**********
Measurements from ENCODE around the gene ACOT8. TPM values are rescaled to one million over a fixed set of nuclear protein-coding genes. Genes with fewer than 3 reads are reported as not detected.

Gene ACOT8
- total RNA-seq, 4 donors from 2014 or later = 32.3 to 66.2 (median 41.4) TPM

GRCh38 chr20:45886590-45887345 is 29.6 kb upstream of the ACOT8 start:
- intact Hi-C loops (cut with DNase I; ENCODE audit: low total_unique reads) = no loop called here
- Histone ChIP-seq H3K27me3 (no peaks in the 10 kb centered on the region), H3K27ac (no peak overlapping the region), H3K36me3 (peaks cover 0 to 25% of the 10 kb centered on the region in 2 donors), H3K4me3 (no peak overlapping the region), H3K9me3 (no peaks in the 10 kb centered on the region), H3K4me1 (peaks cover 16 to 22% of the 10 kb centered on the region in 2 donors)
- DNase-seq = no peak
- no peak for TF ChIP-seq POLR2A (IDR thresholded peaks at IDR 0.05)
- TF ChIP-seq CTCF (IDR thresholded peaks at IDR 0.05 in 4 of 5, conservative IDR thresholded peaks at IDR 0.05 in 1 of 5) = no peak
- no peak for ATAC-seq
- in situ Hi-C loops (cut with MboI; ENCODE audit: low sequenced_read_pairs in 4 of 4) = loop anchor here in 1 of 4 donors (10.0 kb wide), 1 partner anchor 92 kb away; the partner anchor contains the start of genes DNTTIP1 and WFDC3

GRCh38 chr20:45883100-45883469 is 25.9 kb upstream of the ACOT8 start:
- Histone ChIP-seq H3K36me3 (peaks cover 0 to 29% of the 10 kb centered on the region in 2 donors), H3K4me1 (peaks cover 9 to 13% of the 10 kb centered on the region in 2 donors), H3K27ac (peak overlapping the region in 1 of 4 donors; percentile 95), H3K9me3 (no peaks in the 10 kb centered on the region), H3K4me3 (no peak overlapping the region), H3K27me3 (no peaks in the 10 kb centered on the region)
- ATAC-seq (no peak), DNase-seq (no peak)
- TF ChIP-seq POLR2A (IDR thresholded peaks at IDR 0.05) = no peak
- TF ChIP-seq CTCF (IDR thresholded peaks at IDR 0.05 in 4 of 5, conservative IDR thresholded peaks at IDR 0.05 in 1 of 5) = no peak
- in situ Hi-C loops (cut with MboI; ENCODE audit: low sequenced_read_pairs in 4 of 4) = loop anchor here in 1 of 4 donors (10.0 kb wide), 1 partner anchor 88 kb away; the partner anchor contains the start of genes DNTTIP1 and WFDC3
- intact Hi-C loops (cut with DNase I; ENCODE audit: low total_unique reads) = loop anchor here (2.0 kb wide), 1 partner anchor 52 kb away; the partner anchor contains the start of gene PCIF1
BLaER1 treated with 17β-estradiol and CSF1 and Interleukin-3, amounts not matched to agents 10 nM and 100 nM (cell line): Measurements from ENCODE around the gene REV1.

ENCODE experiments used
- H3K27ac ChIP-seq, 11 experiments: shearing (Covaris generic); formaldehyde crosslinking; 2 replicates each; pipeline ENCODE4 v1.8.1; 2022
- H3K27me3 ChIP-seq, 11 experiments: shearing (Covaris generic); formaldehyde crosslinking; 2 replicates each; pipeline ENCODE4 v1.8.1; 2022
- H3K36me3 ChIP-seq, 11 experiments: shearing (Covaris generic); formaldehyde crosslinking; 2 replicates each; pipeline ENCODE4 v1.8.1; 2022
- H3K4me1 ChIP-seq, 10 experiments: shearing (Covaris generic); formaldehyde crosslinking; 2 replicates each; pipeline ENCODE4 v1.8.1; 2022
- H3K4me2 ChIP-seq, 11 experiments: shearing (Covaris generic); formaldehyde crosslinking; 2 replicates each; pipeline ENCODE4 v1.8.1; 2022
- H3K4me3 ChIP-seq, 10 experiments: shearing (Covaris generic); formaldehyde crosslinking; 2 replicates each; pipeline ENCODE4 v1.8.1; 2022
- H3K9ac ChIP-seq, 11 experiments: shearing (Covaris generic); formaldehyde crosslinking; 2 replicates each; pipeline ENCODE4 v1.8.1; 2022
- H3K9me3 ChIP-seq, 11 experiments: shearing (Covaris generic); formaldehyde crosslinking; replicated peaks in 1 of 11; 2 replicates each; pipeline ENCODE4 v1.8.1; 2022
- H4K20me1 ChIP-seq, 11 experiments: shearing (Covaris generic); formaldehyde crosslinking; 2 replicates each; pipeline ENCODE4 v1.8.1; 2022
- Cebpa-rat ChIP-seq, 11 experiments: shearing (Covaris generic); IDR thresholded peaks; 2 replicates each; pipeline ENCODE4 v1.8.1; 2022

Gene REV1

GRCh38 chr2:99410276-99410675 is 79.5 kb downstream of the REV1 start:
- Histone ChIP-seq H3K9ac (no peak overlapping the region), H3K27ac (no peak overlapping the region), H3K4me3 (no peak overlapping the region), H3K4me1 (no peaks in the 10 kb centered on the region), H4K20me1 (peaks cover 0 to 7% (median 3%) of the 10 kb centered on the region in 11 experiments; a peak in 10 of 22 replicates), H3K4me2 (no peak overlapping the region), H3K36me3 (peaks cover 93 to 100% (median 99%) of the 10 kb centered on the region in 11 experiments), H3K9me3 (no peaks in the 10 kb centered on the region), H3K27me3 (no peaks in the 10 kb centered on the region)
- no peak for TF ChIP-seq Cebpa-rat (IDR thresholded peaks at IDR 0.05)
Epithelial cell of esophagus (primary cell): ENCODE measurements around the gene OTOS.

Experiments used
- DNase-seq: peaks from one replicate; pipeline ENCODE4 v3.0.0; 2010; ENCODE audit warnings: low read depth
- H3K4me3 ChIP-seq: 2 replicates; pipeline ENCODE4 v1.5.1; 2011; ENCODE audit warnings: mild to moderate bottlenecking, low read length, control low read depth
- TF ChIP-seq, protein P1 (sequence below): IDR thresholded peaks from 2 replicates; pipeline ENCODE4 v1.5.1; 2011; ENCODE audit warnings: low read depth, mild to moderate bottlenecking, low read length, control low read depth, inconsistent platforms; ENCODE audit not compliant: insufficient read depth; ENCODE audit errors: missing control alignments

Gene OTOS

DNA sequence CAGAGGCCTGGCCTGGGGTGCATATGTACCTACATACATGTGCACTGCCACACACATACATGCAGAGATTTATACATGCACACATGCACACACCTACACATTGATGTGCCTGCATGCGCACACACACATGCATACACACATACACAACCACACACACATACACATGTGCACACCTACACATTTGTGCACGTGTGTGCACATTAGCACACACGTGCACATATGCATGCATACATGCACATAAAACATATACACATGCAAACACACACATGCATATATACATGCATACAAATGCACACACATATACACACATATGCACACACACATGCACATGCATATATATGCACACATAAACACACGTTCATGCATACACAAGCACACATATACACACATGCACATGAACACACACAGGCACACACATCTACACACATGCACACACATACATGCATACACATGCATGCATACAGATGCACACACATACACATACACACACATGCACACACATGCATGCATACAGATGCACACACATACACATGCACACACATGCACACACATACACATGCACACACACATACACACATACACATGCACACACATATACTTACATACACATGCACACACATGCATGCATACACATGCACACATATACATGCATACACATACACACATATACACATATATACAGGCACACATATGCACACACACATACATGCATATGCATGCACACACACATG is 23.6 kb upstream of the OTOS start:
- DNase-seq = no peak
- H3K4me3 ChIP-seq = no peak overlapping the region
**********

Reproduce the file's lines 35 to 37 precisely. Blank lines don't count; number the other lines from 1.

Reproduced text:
Epithelial cell of esophagus (primary cell): ENCODE measurements around the gene OTOS.

Experiments used
- DNase-seq: peaks from one replicate; pipeline ENCODE4 v3.0.0; 2010; ENCODE audit warnings: low read depth